Converging and collapsing history

Boosting any given parallels chances of becoming the ideal-universe for the Disruptors probably take several forms. The first step is establishing whether the parallel is a good candidate for the ideal-universe. We know the Disruptors like powerful, hierarchical governments, preferably as few as possible, that they can take control of secretly. They also seem to prefer parallels where technological and scientific development can be made beholden to Disruptor influence. Worlds teeming with people, who produce a lot of psionic energy the Disruptors can utilise, are also ideal. The second is changing the world to better suit their needs. This means introducing various multiversal constants if they don't already exist, or aligning them with the ideal-form of each constant if they're slight deviations. It also means taking over the governments of the world. Chances are, the Disruptors also look for worlds with lots of psionic connections to other parallels that they can send psionic influence through. I figure there are probably "anchor" parallels that serve as the local node through which a series of parallels with minor deviations are connected (e.g. a bunch of worlds that are almost identical except for small quantum variations).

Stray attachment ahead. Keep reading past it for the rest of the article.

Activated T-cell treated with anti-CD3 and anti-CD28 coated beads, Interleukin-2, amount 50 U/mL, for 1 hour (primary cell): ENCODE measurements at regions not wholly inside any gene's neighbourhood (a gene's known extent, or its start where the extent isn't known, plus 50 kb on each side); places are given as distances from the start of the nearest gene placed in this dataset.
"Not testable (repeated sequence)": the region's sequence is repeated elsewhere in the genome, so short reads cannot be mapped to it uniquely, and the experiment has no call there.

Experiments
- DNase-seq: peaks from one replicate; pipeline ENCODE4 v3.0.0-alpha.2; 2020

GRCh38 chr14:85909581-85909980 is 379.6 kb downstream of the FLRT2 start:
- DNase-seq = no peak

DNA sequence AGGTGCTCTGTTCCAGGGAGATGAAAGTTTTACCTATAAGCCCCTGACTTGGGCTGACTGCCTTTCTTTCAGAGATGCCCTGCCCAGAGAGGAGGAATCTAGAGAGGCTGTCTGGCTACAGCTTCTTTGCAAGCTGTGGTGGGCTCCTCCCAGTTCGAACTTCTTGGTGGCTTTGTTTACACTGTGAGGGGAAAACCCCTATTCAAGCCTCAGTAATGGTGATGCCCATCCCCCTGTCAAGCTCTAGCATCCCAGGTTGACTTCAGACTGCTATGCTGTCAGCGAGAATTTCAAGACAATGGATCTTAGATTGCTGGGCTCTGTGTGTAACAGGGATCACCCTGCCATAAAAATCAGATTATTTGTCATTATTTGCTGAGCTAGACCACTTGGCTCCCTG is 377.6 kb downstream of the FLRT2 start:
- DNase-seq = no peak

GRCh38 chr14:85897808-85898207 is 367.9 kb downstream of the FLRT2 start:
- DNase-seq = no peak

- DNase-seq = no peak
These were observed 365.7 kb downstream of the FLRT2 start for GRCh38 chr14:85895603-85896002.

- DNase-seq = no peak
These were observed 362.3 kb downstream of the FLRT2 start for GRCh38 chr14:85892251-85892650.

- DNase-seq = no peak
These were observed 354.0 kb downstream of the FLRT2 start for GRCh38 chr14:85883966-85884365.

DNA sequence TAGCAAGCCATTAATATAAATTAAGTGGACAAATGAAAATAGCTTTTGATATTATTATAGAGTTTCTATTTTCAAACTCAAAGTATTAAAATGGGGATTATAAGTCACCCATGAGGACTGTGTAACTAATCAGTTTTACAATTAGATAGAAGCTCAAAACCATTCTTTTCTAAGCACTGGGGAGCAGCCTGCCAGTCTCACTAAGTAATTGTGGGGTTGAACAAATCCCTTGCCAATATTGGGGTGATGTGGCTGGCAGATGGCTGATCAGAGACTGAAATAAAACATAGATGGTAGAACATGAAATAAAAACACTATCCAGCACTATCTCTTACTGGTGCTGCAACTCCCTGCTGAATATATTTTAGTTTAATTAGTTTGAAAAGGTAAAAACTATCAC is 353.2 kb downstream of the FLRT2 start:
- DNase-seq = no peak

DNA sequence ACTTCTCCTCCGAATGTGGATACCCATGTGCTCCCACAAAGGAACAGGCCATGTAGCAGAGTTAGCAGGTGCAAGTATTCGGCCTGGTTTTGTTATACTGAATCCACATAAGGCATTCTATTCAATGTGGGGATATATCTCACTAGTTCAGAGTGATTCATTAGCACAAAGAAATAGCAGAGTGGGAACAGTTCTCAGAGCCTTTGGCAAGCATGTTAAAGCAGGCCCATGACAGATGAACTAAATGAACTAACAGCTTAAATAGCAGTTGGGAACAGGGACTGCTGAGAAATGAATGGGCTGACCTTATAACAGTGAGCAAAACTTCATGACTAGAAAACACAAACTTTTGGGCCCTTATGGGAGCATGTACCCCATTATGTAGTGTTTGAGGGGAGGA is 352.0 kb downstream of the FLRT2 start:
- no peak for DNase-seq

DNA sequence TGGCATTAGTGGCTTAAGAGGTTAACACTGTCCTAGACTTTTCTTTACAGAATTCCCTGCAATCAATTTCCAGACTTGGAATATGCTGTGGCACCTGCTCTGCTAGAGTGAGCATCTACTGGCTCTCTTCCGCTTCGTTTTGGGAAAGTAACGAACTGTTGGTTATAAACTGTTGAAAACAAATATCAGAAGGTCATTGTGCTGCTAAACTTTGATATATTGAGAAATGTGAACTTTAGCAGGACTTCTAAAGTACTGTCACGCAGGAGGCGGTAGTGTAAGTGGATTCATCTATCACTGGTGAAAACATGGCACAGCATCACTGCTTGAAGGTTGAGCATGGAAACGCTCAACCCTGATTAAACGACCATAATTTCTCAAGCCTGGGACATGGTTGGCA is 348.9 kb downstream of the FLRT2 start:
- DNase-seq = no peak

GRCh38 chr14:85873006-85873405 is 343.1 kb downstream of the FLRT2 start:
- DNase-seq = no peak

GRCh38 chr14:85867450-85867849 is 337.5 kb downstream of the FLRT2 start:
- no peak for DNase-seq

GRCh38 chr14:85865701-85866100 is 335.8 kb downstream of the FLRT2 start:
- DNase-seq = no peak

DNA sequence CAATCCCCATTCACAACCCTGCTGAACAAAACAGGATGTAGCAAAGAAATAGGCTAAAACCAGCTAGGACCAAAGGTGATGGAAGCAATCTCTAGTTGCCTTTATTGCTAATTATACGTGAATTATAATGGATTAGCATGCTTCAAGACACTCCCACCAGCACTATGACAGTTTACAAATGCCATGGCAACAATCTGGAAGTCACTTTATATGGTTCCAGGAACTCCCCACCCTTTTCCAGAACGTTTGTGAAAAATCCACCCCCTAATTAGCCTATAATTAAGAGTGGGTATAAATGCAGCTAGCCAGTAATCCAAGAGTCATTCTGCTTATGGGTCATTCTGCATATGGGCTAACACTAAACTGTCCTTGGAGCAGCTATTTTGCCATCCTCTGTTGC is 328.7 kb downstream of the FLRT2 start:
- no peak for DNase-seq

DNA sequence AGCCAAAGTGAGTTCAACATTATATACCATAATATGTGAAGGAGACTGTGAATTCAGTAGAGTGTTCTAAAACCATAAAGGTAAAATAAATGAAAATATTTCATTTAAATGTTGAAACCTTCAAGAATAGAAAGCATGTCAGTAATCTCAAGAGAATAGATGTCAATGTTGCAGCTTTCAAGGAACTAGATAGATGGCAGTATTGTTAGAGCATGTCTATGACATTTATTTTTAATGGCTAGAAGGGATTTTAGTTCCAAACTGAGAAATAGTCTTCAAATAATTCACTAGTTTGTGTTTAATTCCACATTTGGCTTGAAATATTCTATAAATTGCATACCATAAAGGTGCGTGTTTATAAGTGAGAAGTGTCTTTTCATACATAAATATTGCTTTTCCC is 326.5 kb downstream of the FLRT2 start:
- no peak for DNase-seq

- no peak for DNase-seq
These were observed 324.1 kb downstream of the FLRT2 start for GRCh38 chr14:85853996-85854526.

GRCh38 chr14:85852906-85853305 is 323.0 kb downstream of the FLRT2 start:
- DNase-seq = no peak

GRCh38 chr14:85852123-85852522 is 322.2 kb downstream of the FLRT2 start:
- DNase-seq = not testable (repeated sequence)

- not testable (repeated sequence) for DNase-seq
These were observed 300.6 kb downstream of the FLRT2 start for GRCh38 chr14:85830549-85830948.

Once they have them under their control, the Disruptors are probably seeking to prevent them from deviating from developing into the ideal-universe. My basic assumption is that the Disruptors can't reliably see the future (except insofar as psionics allowed very limited precognition). So they don't know which one will pan out as the ideal, and have to constantly adjust and readjust their development in line with what they predict, but can't know, is the ideal course. Some will fail, of course - Valhalla or others will free them and drive the Disruptors out, asteroids will destroy others, and others will turn out to be pseudo-stable local maxima that will plateau rather than continue to develop into the ideal-universe.